1. Identify stories at staff meetings, leadership meetings, and program meetings. Be prepared for silence and blank stares. However, if you persist, sharing stories will eventually become the best part of your meetings.
  2. Regularly ask people to tell stories in worship—send out video links, always with permission.
  3. Solicit stories after significant events like V.B.S, mission trips, Bible Studies, youth retreats, etc.
  4. Any communication, newsletter or email blast should include at least one story.
  5. Personal giving statements, and other communication about finances, should include stories of how the generosity of the church members is transforming lives. Connect money with the church’s ability to do ministry. Tell people how their generosity is impacting people every day.
  6. When you present the budget, resist reporting data only. Through powerful storytelling, you will transform your budget into a compelling tale of God’s work.

 

When you begin asking people to tell their stories, some people will argue they don’t have a story. However, each of us has a story to tell. You can help people get in touch with their stories.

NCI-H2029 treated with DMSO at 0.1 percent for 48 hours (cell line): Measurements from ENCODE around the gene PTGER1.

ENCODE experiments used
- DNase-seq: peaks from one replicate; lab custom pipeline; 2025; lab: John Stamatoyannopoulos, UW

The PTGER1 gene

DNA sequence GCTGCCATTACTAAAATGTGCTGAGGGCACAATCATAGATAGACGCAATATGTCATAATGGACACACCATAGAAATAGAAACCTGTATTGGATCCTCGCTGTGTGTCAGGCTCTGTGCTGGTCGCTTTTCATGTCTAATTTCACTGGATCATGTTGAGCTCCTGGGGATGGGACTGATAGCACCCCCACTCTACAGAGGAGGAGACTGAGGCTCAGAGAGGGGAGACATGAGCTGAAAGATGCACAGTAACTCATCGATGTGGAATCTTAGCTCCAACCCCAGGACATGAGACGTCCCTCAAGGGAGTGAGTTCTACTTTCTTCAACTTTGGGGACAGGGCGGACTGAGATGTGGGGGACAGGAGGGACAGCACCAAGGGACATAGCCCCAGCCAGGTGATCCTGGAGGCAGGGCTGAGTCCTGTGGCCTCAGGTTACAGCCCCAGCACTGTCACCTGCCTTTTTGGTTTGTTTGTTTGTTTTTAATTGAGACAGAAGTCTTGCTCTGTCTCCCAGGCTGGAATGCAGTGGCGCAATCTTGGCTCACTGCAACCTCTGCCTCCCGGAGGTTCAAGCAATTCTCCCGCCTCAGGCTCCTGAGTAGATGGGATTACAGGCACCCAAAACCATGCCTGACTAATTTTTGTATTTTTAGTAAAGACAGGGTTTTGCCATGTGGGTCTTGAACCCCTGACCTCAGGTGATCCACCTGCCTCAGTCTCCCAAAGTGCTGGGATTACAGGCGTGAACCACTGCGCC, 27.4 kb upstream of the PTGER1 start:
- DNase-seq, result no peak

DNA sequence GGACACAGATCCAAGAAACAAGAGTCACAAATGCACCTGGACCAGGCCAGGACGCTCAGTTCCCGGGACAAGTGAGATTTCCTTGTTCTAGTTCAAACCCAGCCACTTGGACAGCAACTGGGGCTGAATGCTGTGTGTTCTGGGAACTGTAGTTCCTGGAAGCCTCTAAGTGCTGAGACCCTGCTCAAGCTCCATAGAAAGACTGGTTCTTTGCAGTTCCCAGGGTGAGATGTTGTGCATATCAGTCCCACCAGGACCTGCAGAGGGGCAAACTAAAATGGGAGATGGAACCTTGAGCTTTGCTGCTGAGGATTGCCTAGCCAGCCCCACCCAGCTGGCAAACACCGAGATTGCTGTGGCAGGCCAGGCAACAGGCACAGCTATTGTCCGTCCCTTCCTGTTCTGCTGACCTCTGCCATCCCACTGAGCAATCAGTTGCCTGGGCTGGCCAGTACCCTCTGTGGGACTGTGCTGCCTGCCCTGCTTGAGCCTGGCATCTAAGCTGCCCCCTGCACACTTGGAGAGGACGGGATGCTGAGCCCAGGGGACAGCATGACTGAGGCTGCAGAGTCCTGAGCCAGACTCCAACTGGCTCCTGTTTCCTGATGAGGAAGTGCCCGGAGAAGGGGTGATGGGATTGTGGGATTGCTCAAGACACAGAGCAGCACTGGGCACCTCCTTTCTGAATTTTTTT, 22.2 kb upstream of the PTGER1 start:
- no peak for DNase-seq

Ask simple, yet thought-provoking questions such as…

 

What difference has the church made in my life?

Because of my relationship to God, how is my life different?

How is my life different because I…

  • went on a mission trip?
  • teach Sunday School?
  • attend youth group?
  • participated in a weekend retreat?
  • became more generous?
  • started to tithe?
  • attended a Bible study?

Do you want to inspire generosity and increase giving?

Instead of reporting facts and figures — tell stories. When the focus is on powerful storytelling, meetings become more enjoyable and newsletters, email blasts and financial statements come alive. In addition, you and your people will know that all the time, energy and yes, all the money, is in fact making a difference. And that makes it all worthwhile.

For more insights on powerful storytelling go here and here.

 

Scott McKenzie is a Partner and Senior Vice President with Horizons. Scott is a pastor, fund raising consultant, generosity coach and story teller.

How to Increase Your Church’s Giving in Spite of the New Tax Law

The headlines suggest impending doom for churches:

“Charitable Donations Are Tough to Get Under the New Tax Law”
“Charities Brace for Giving Plunge in Wake of New Tax Law”
“Charities to Lose Billions in Donations Due to New Tax Law”

This is not the first time that changes in tax laws have resulted in such dire predictions. In 1981, the New York Times published this headline: “New Tax Law is Said to Endanger Billions of Gifts to Private Groups.” Fortunately for the nonprofit sector, that predication was wrong: gifts to charity over the next three years actually increased!